Friendships are akin to the seasons that come and go on an annual basis, however every now and again you stumble across one that sticks like calf goo to the floor of a stock crate.
Longstanding company Stephenson Transport of Waipawa hold family values close to the core of their business. Alongside this, friendship is respected and valued as well, so it’s no surprise when two drivers on twin Freightliner Argosys within the fleet are good mates from way back. Chris Herries driving number 47 in the fleet and Luke Sorensen on number 43 are both career truck drivers with many miles under the belt. Talking to them both, Luke laughingly tells us that they have been friends for the best part of 19 years. Chris then pipes up and says, “nah mate, it’s only 12 years but it feels more like 19!” Laughter erupts, a clear indication of the level of banter that exists between the two. Chris’s start in the transport industry goes back to being influenced by family, with his father, a cousin, and grandfather all being truck drivers. Chris grabbed the opportunity to ride along with them any chance he got, all the while looking over their shoulders.
Chris started washing out stock crates for McDonald Transport of Taradale when he was just 10 years old, eventually doing the same for Stephenson Transport at their Hastings depot. It was at this time Chris’s older cousin, Steve Herries, was driving with Stephenson. Chris spent many hours as a passenger learning the ropes from Steve. Frequently he would have to pedal his pushbike out to meet up with Steve to catch a ride – with the pushbike strapped to the front of the trailer and a hiss of the brakes it was here where Chris experienced life behind the wheel. The move to Stephenson enabled opportunities to learn to drive and sit his licences. Eventually itchy feet for Chris brought about a jump across the Tasman to experience trucking on the West Island.
|Chris Herries, driver of fleet number 47.||Luke Sorensen, driver of fleet number 43.|
A lot of fond memories for sure, but having a young family instigated the shift back home around a year ago. A phone call to Stephenson upon Chris’s return to the Hawke’s Bay put him straight back in the driver’s seat. Chris tells us how the family atmosphere within the company is very much based on an oldschool set of values that are very hard to find these days. “No matter what you need to talk about, the boss’s door is always open and they all know you by name around here,” said Chris.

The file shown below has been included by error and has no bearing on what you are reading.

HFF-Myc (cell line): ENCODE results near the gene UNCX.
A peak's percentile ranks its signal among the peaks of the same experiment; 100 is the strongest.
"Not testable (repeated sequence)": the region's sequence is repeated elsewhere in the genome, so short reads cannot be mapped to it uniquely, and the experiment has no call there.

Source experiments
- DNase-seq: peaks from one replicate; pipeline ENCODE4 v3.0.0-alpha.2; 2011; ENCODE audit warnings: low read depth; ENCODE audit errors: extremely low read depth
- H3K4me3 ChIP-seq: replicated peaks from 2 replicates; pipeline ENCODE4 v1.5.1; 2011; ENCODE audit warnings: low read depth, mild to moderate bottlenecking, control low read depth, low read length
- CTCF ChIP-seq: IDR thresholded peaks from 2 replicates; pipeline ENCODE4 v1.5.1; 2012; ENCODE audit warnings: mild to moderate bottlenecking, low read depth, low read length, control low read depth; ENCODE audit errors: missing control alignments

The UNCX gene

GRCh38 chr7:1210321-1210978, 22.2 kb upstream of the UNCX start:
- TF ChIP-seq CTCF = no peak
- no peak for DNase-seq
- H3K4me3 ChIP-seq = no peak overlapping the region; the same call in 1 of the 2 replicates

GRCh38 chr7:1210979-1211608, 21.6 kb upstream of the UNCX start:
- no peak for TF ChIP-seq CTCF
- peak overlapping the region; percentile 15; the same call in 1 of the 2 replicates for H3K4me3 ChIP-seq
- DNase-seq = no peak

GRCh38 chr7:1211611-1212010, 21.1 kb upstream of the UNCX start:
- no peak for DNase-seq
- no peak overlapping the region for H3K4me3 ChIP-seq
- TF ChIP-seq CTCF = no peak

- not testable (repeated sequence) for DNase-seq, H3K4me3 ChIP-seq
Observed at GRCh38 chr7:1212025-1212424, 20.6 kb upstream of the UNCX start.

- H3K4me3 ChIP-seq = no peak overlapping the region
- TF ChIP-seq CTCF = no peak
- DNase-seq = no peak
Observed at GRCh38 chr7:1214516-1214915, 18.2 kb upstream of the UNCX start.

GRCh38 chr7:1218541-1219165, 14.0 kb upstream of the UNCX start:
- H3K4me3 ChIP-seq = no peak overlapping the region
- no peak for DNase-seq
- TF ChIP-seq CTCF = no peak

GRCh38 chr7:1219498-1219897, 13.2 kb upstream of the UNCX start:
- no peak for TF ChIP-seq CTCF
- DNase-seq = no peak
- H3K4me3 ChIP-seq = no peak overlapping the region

Luke’s start in the transport industry is very similar. Time spent with his older stepbrothers, both drivers, helped to pass on the passion for shiny rigs and changing gears. Washing out stock crates in his spare time for Bushetts Transport was Luke’s springboard into the industry as well. Gaining his licences with Emmerson Transport he has done his time on general freight as well as logs. Those early days working in and around stock trucks has brought about a return to this sector of the industry and an opportunity with Stephenson to join the team. Talking with Luke he is also quick to praise the family culture at Stephenson Transport and how he feels privileged to be there, doing the work he does. “They sure are a great bunch to work with,” said Luke.
Within the Stephenson Transport fleet there is a total of 11 Freightliner Argosys, fleet numbers 39 through to 49. It is while chatting to Todd Stephenson, operations director for Stephenson Transport, that you hear first-hand how well suited to the task the Argosys are, as well as how well they are performing. All are running DD15 power plants at (560hp) with Roadranger RTLO20918B transmissions, and Meritor RT46-160 diffs on AirLiner suspension; a reasonably common specification, however the way in which it is packaged within chassis rails by Freightliner in the Argosy it just cannot be beaten admits Todd.
Photo: Chrome and more chrome… not an ounce of gold in sight, phew!
“It is by far the most stable and well balanced combination I have ever driven for our application; the handling and traction is second to none,” he said. These feelings are shared by both Chris and Luke, with the two of them saying they enjoy operating the combinations and the level of ride and handling that they offer. The poster we have here is the result of two shiny rigs in front of a picturesque backdrop on a golden Hawke’s Bay Saturday afternoon. There could only be one rig in the forefront of the photo with the other unfortunately having to play second fiddle and be placed in behind the first. With this in mind Chris wanted to apologise to Luke, and also to remind Luke that there can only be one number one cream carter in the fleet and that it was not him. More laughter erupted.